In essence, she was a good, modest person. But a person who relished life, and wanted to be happy. This made her happy, and she didn’t see the point of denying herself any longer.
And she wanted this, wanted it with a desperate urge she’d never felt before.
She shook her head at herself, but continued to slide her fingers down his skin, trying to bring some peace to his body through her hands. He was arching his back off the bed now, his hair damp with sweat. There was a line of sweat at the waistband of his breeches, and Mary wondered if she should try to get them off him so he would be more comfortable. But his comfort would be directly proportional to her discomfort, so she just pulled the linens up over his body instead.
“Please,” he begged. His eyes had the same haunted look they’d had that morning, when he’d woken from his nightmare.
“What do you want, Alasdair?” She spoke in a whisper.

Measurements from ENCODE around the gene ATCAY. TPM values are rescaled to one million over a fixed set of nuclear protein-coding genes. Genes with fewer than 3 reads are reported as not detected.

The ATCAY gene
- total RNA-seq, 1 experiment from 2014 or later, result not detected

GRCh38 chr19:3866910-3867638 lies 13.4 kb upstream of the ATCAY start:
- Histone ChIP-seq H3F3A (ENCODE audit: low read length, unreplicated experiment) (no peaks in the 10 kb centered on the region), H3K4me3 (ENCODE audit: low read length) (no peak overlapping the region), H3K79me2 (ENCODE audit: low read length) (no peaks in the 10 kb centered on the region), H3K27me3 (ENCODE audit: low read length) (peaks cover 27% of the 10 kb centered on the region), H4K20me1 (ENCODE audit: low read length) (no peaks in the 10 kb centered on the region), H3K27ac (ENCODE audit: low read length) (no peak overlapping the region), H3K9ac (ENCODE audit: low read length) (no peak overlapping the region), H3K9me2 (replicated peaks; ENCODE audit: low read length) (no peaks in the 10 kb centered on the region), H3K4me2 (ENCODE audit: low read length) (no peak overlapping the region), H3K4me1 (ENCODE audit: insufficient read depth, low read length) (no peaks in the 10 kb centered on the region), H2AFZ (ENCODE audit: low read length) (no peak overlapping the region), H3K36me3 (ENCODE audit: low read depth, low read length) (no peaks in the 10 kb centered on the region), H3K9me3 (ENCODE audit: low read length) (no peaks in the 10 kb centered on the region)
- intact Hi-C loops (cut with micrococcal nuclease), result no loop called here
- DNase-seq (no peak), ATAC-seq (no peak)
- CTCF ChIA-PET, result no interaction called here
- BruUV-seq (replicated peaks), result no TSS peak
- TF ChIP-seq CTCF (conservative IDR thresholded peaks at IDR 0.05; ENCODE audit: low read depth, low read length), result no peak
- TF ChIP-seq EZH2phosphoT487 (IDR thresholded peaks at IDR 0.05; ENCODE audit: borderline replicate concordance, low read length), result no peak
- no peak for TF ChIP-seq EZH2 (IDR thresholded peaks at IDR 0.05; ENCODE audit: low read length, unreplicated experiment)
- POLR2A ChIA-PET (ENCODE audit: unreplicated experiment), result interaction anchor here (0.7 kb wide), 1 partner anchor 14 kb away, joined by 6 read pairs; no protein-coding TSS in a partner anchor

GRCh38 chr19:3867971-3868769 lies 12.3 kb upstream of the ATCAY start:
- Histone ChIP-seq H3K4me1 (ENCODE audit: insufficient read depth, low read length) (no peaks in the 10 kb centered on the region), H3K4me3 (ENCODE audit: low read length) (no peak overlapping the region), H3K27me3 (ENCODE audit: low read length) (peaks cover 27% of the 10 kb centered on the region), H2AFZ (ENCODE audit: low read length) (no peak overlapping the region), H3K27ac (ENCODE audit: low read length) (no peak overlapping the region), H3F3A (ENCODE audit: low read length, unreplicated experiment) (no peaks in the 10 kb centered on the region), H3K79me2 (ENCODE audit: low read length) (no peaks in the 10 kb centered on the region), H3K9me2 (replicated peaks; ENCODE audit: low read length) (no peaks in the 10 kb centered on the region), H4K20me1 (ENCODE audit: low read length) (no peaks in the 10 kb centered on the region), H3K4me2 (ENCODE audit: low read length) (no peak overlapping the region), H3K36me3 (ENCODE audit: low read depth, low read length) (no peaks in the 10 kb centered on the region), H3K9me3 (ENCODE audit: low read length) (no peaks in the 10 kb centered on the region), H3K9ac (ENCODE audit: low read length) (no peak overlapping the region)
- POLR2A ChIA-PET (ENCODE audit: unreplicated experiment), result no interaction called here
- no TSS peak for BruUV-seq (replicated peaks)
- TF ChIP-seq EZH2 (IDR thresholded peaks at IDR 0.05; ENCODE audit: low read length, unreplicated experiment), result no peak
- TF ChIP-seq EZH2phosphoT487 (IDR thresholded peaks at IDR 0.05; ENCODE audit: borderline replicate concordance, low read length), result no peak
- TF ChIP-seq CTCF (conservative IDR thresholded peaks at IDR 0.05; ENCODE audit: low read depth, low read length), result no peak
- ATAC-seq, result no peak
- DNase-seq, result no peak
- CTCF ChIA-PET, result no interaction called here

“I want you,” he replied, his eyes shuttering closed.
She was opening her mouth to reply—not that she knew what she’d say—when the door flew open with a crash.
Copyright © 2013 by Megan Frampton
Learn more about or pre-order a copy of Hero of My Heart by Megan Frampton before its April 8, 2013 release:
Megan Frampton grew up in a remote town in New Hampshire where she devoured every book of fiction in her well-read parents' library. An English literature major at Barnard College with double minors in political science and religion, Megan wrote and edited reviews for a music industry magazine for fifteen years. Eventually, she became editor-in-chief and went on to develop conference programs for the industry. Now she is the community manager for Heroes and Heartbreakers, a romance novel website, where she blogs daily about the fiction she reads. She lives in Brooklyn with her husband and son.